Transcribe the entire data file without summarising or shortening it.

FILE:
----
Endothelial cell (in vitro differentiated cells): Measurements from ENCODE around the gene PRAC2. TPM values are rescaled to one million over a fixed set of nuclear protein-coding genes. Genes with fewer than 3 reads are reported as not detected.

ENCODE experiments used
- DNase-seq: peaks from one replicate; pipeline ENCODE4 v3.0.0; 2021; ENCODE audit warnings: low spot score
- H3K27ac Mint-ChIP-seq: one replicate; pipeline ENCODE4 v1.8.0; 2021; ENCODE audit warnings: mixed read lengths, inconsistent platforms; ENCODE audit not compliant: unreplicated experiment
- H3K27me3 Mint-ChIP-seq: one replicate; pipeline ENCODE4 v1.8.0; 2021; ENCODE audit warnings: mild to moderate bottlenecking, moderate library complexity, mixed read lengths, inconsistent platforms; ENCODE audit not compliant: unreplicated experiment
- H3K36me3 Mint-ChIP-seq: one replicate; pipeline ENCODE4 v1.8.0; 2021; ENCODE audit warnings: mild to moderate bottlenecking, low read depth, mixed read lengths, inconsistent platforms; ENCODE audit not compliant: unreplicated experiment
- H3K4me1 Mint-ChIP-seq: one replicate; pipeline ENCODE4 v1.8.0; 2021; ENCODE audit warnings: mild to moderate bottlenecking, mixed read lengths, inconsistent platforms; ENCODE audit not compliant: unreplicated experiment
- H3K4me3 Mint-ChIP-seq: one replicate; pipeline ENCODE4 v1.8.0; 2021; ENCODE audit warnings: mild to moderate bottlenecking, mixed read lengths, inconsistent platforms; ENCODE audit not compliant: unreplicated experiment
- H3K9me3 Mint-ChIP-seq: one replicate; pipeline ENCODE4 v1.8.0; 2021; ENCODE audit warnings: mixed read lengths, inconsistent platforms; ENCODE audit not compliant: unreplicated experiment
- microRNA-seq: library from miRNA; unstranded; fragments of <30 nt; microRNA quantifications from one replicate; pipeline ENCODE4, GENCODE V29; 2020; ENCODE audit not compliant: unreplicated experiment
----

Endothelial cell (in vitro differentiated cells): Measurements from ENCODE around the gene PRAC2. TPM values are rescaled to one million over a fixed set of nuclear protein-coding genes. Genes with fewer than 3 reads are reported as not detected.

ENCODE experiments used
- DNase-seq: peaks from one replicate; pipeline ENCODE4 v3.0.0; 2021; ENCODE audit warnings: low spot score
- H3K27ac Mint-ChIP-seq: one replicate; pipeline ENCODE4 v1.8.0; 2021; ENCODE audit warnings: mixed read lengths, inconsistent platforms; ENCODE audit not compliant: unreplicated experiment
- H3K27me3 Mint-ChIP-seq: one replicate; pipeline ENCODE4 v1.8.0; 2021; ENCODE audit warnings: mild to moderate bottlenecking, moderate library complexity, mixed read lengths, inconsistent platforms; ENCODE audit not compliant: unreplicated experiment
- H3K36me3 Mint-ChIP-seq: one replicate; pipeline ENCODE4 v1.8.0; 2021; ENCODE audit warnings: mild to moderate bottlenecking, low read depth, mixed read lengths, inconsistent platforms; ENCODE audit not compliant: unreplicated experiment
- H3K4me1 Mint-ChIP-seq: one replicate; pipeline ENCODE4 v1.8.0; 2021; ENCODE audit warnings: mild to moderate bottlenecking, mixed read lengths, inconsistent platforms; ENCODE audit not compliant: unreplicated experiment
- H3K4me3 Mint-ChIP-seq: one replicate; pipeline ENCODE4 v1.8.0; 2021; ENCODE audit warnings: mild to moderate bottlenecking, mixed read lengths, inconsistent platforms; ENCODE audit not compliant: unreplicated experiment
- H3K9me3 Mint-ChIP-seq: one replicate; pipeline ENCODE4 v1.8.0; 2021; ENCODE audit warnings: mixed read lengths, inconsistent platforms; ENCODE audit not compliant: unreplicated experiment
- microRNA-seq: library from miRNA; unstranded; fragments of <30 nt; microRNA quantifications from one replicate; pipeline ENCODE4, GENCODE V29; 2020; ENCODE audit not compliant: unreplicated experiment